|Chagall -- Moses and the Striking Rock|
Symbols are indispensable to theology and religion, because often it is only through symbols that we can talk about both the world in which we live, and the reality that transcends it. In the Bible, ‘bread’, ‘water’, and ‘light’ are used symbolically again and again. It is easy to see why. All of them are essential to biological life, and so they readily lend themselves as means by which to point beyond the biological, to the essential elements of spiritual life.
The Old Testament lesson and the Gospel for this week are linked by one of these symbols – water. Moses, tormented by yet more complaining demands on the part of those he has led out of slavery – on this occasion it is “Give us water” -- cries out to God in his frustration. God responds by aligning himself (almost literally) with a miraculous supply of water in the wilderness. “I will be standing there in front of you on the rock at Horeb”, he tells Moses, “Strike the rock, and water will come out of it”. Thereby, the Israelites’ biological need for water is satisfied, but also made the means of demonstrating their dependence upon God.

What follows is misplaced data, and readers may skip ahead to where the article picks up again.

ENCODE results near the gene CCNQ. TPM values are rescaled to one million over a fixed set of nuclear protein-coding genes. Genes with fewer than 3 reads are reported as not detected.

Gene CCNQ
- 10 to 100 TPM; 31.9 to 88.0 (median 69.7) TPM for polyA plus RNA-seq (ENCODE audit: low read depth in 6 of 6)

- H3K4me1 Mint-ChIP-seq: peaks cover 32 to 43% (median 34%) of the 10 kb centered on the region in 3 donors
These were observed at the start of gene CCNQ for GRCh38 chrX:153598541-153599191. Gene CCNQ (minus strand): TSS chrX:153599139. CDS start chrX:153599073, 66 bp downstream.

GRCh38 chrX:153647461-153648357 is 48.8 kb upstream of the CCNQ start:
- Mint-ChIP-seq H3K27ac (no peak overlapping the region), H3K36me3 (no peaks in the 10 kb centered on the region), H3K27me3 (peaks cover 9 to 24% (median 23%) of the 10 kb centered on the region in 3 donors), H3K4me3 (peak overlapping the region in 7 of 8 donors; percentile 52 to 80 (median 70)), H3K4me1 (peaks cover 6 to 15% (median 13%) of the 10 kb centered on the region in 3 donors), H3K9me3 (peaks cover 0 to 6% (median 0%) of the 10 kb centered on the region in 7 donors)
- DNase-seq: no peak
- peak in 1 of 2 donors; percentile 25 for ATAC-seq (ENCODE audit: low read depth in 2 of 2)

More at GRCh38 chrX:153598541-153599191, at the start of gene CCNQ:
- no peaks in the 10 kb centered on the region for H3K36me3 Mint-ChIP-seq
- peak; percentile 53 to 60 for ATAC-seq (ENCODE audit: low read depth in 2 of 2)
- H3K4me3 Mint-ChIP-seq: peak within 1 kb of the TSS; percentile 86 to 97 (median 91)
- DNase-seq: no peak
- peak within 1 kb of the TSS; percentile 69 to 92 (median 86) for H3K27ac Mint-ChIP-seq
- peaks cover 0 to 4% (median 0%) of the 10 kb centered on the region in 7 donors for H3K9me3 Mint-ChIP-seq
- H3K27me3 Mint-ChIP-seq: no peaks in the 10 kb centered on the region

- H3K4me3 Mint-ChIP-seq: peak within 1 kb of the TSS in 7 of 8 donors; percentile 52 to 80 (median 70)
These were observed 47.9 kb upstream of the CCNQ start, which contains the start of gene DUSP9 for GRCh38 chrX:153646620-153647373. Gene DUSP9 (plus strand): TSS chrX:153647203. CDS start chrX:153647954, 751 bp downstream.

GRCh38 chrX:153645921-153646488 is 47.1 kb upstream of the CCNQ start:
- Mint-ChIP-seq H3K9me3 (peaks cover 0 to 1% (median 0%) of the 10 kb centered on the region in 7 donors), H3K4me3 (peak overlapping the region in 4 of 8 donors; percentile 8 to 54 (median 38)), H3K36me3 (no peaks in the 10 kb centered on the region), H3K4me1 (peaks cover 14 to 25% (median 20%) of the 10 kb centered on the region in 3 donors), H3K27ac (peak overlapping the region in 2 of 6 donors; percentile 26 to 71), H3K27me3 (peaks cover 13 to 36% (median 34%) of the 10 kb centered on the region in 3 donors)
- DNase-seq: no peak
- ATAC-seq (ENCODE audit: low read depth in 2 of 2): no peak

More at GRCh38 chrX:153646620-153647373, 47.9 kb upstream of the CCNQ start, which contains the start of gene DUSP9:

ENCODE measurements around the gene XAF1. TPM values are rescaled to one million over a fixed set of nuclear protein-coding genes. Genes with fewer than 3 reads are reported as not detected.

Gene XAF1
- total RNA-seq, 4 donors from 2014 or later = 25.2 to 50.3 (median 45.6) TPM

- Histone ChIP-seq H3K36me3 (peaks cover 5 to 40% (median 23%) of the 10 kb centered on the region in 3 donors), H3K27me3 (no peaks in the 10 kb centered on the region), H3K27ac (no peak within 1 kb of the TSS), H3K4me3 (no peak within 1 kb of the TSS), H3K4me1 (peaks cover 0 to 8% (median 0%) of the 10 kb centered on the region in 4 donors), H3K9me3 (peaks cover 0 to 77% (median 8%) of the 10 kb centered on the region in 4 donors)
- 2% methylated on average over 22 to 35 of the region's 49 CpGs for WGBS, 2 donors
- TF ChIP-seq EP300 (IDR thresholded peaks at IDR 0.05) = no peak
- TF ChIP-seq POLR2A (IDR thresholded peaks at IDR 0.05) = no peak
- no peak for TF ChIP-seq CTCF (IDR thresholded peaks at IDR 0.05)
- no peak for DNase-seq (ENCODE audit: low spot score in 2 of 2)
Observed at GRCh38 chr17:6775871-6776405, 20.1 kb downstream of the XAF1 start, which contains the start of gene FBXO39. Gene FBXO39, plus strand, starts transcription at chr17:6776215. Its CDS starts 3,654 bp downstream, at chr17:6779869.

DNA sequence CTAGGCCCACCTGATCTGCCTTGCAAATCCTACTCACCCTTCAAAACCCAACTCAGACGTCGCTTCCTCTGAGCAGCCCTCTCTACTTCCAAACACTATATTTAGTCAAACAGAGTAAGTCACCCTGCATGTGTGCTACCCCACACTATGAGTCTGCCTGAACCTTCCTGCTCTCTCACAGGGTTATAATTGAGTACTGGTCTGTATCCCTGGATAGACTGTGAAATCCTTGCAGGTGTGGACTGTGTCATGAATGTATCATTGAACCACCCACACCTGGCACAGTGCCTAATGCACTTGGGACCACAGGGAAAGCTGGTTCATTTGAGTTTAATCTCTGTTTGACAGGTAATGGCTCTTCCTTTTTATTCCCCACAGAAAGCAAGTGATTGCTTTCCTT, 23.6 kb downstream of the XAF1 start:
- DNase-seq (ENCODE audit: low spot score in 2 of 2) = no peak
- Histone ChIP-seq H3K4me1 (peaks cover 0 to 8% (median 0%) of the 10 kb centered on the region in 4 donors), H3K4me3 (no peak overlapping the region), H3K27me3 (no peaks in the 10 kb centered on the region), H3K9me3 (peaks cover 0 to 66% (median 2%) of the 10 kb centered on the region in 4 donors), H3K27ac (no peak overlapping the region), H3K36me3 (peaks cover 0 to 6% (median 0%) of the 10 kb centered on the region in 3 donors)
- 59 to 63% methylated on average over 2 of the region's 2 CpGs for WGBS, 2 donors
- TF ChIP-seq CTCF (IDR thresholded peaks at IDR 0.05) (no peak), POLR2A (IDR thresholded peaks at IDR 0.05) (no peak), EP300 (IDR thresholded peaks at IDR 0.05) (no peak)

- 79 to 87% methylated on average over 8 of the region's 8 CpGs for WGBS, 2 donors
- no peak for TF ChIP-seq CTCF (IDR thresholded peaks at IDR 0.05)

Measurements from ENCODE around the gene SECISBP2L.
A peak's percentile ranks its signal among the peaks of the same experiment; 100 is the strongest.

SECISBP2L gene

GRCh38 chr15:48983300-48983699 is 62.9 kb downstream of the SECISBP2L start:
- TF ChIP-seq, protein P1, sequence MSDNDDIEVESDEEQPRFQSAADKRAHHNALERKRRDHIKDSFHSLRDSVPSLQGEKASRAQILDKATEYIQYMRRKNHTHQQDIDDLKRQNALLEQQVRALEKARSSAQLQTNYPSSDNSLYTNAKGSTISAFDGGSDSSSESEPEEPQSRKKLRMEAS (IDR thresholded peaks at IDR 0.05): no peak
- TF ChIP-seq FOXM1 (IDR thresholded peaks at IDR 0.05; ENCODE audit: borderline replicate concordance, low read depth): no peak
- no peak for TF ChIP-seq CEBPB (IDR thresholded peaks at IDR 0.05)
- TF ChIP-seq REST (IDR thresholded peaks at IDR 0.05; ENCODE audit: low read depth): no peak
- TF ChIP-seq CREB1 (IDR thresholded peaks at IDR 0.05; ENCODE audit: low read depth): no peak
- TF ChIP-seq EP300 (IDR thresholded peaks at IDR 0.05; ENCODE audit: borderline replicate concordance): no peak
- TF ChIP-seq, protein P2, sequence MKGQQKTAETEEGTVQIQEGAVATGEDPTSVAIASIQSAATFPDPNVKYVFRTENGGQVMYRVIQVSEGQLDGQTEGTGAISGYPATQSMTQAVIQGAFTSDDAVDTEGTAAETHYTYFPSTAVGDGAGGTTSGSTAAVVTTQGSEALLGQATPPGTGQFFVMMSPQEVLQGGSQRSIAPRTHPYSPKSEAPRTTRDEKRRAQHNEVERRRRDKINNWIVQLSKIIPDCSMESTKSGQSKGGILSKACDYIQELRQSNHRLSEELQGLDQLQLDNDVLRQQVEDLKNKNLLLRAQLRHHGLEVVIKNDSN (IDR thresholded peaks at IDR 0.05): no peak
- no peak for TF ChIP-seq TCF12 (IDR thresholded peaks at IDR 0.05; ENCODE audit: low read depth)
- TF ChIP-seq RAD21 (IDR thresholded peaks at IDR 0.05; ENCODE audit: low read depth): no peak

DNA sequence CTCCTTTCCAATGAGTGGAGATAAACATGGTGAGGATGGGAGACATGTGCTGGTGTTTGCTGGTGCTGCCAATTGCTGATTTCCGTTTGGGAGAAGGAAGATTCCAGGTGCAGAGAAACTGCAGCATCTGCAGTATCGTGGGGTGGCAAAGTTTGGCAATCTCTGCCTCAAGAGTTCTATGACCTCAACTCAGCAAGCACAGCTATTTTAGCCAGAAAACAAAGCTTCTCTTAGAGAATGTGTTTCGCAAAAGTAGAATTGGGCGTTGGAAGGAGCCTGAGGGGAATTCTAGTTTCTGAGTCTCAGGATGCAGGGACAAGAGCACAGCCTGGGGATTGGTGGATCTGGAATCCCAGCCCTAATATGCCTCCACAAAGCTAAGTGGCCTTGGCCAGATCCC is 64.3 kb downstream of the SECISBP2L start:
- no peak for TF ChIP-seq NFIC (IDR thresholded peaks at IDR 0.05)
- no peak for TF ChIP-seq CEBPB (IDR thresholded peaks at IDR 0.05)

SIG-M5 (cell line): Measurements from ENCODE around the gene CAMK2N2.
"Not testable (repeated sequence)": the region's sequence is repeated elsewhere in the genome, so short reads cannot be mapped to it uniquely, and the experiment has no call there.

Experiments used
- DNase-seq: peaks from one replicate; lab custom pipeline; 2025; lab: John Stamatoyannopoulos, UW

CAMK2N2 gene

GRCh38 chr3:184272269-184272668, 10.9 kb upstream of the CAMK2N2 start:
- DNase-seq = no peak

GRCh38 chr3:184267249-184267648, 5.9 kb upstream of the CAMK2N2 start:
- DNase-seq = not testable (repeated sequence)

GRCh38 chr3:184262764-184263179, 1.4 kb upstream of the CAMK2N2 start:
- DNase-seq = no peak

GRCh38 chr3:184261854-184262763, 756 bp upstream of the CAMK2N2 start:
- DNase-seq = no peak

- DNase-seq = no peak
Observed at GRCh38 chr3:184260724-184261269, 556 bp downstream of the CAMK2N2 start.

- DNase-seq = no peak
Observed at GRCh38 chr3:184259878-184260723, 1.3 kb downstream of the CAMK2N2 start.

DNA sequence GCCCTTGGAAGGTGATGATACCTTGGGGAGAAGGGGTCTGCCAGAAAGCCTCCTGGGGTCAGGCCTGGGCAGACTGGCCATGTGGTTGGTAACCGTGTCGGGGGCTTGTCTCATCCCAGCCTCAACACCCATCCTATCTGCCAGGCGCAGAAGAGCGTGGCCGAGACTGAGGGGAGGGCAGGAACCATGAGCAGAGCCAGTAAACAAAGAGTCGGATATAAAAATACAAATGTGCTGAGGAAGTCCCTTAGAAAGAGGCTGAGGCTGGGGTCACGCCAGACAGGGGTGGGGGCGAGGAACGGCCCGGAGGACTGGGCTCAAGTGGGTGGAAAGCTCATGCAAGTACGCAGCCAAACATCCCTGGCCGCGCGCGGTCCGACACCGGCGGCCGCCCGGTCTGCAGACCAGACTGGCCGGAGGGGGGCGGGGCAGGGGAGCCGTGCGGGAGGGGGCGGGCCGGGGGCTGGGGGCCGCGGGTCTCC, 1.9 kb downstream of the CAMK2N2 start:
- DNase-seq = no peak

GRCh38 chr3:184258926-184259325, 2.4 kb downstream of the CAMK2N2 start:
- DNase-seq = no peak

|Jesus and the Samaritan Woman -- Duccio|
The episode reveals both God's providential generosity and the weakness and waywardness of the Israelites. They have taken it upon themselves to test God, and thus expose their underlying faithlessness. The Gospel passage offers us an interesting reversal. Here too the symbol of water plays its part, and the need for it is made the means of a test. But it is God in the Person of Jesus who needs water, and the humble Samaritan woman who is asked to provide it. Being Samaritan, she is not one of the ‘Chosen’ people, but part of a group regarded by Orthodox Jews as renegades.
Nevertheless, she passes the initial test by drawing water from the well. This proves her worthiness to be put to a deeper test. Does she long for ‘living’ water of a different kind, and can she see that Jesus is offering it? The woman is convinced, almost, by the extraordinary insight Jesus shows into her life and character. This gives us a clue to the nature of the ‘eternal life’ to which Jesus refers -- life in God. In the Epistle, St Paul’s description of this life also makes an implicit reference to water. “We have obtained access to this grace in which we stand; and we boast in our hope of sharing the glory of God . . . because God's love has been poured into our hearts through the Holy Spirit that has been given to us”.